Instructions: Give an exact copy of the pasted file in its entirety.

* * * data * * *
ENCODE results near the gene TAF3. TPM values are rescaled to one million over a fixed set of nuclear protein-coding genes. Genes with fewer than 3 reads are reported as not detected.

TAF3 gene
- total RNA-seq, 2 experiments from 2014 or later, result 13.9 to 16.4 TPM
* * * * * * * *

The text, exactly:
ENCODE results near the gene TAF3. TPM values are rescaled to one million over a fixed set of nuclear protein-coding genes. Genes with fewer than 3 reads are reported as not detected.

TAF3 gene
- total RNA-seq, 2 experiments from 2014 or later, result 13.9 to 16.4 TPM